CRL gathers and provides information here about commercial and open access digital resources of interest to the CRL community. This information is intended to inform library decisions on investment in electronic resources and related services.
The Integrated Public Use Microdata Series (IPUMS-USA) is an online, openly accessible resource of more than fifty samples of the American population drawn from fifteen federal censuses and from the American Community Surveys of 2000-present. IPUMS-USA is composed of microdata and includes a data extraction system that enables users to select the samples and variables they require.
IPUMS Terra (previously known as TerraPop) is an online, open access database that provides users with global-scale data on human population characteristics, land use, land cover, climate, and other environmental characteristics. IPUMS Terra also provides tools for integrating, analyzing and visualizing data that have spatial and temporal dimensions.
The North Atlantic Population Project (NAPP) is a machine-readable, opne access database of the complete censuses of Canada (1881), Denmark (1787, 1801), Great Britain (1881, 1911), Norway (1801, 1865, 1900, 1910), Sweden (1880, 1890, 1900), the United States (1880) and Iceland (1703, 1729, 1801, 1901, 1910). Samples of census data are also available for Canada (1852, 1871, 1891, 1901, 1911), Great Britain (1851), the German state of Mecklenburg-Schwerin (1819), Norway (1875), and the United States (1850, 1860, 1870, 1900, 1910), which support cross-temporal analyses.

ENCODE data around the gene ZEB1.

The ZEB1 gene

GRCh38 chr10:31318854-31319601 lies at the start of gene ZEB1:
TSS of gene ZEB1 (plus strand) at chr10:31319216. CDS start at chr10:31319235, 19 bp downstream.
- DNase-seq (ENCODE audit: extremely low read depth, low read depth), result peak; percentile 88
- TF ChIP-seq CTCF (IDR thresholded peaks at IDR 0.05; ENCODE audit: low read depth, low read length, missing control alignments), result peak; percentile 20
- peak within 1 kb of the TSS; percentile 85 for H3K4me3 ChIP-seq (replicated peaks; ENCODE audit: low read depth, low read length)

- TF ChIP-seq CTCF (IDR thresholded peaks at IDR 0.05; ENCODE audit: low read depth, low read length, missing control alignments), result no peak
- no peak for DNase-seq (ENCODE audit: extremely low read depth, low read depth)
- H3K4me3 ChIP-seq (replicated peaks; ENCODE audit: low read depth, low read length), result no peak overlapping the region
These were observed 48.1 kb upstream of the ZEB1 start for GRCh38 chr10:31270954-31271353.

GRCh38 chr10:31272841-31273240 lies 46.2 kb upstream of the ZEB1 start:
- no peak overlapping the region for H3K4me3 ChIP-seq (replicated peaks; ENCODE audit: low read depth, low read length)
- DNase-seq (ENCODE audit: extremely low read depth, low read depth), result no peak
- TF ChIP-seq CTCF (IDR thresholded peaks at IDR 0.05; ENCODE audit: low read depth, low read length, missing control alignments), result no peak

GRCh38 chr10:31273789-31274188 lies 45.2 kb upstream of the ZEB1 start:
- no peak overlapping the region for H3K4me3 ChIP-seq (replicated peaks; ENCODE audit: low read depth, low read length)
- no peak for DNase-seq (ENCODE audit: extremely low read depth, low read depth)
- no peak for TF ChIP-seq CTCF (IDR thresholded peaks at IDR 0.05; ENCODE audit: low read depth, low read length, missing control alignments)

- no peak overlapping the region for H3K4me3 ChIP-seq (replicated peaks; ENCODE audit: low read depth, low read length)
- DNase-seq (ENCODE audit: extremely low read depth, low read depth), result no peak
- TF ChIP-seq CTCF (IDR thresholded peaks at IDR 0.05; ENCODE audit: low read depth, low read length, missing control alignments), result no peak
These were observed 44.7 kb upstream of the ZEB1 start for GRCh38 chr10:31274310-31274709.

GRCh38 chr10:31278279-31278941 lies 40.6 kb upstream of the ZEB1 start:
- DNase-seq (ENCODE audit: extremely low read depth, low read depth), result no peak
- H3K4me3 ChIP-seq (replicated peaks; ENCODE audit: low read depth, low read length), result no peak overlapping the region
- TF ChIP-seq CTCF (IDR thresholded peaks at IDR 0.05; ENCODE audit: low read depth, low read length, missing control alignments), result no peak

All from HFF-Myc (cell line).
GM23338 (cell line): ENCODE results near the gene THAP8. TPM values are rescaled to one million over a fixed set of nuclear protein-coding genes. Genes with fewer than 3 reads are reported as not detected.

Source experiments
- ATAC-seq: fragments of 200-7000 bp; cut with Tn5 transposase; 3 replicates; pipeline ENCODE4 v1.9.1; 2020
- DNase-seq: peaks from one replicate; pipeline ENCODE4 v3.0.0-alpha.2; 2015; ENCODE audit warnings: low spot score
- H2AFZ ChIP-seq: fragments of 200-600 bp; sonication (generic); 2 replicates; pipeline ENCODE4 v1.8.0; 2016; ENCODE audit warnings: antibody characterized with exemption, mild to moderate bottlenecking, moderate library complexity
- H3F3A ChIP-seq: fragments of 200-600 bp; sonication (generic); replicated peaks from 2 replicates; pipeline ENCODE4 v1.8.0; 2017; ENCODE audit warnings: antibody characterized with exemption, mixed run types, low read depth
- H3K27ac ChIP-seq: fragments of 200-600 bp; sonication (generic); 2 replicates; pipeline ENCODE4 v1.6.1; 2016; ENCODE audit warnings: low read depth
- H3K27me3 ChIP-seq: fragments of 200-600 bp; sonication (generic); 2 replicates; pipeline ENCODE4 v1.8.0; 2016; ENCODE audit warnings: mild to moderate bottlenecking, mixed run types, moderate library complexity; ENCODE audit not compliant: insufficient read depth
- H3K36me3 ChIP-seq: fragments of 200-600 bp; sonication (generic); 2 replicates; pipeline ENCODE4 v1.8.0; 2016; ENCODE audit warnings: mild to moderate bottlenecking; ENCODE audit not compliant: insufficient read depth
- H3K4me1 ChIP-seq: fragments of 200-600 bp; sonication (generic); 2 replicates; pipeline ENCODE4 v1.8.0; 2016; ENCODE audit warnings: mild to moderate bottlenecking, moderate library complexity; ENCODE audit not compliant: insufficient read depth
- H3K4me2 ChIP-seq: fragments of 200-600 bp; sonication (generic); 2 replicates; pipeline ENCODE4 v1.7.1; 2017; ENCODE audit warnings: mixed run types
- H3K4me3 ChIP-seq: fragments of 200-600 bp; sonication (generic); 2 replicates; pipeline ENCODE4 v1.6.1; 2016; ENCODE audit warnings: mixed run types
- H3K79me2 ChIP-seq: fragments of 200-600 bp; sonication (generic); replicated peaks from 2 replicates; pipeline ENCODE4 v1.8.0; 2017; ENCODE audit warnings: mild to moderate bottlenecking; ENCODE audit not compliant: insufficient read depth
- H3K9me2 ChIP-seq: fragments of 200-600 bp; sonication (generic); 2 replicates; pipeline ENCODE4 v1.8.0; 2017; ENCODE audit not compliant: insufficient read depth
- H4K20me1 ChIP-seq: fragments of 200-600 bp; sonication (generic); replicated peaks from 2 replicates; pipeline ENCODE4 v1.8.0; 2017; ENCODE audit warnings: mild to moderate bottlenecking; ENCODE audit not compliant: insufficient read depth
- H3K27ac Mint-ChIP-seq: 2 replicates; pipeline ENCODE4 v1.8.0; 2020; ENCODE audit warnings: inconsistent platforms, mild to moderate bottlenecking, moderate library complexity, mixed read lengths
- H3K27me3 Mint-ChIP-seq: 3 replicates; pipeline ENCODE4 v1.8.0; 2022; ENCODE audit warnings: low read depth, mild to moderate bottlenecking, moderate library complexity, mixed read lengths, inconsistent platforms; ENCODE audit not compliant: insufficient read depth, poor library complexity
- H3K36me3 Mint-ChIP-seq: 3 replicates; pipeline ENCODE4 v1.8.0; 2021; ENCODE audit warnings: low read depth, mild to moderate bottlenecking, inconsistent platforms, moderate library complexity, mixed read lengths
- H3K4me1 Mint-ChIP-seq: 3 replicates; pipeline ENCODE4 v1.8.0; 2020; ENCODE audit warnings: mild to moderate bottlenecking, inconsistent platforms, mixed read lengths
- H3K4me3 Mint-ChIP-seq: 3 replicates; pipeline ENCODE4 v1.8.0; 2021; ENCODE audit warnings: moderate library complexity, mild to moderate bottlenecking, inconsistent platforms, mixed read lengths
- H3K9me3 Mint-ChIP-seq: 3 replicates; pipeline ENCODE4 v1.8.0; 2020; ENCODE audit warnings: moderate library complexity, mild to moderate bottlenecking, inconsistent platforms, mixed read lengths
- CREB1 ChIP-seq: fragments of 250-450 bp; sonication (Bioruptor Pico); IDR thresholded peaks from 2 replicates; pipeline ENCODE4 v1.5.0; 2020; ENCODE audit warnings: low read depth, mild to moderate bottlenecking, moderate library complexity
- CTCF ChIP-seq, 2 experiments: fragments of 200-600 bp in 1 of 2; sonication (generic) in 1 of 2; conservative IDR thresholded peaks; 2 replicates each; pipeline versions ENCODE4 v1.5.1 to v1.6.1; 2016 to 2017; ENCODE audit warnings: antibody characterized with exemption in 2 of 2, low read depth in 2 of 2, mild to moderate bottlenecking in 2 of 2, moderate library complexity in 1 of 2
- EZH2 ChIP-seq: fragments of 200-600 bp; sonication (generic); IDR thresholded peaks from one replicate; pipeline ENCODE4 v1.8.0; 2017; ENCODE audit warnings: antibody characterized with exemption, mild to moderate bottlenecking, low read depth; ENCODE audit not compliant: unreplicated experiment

The Integrated Public Use Microdata Series (IPUMS) is an online database of microdata from 79 countries (2015) for international social and economic research, created and maintained by the Minnesota Population Center. Source data is provided by participating National Statistical Offices. The data are coded and documented consistently across countries and over time to facillitate comparative research. The data are available to qualified researchers free of charge through a web dissemination system.
While CRL makes every effort to verify statements made herein, the opinions expressed and evaluative information provided here represent the considered viewpoints of individual librarians and specialists at CRL and in the CRL community. They do not necessarily reflect the views of CRL management, its board, and/or its officers.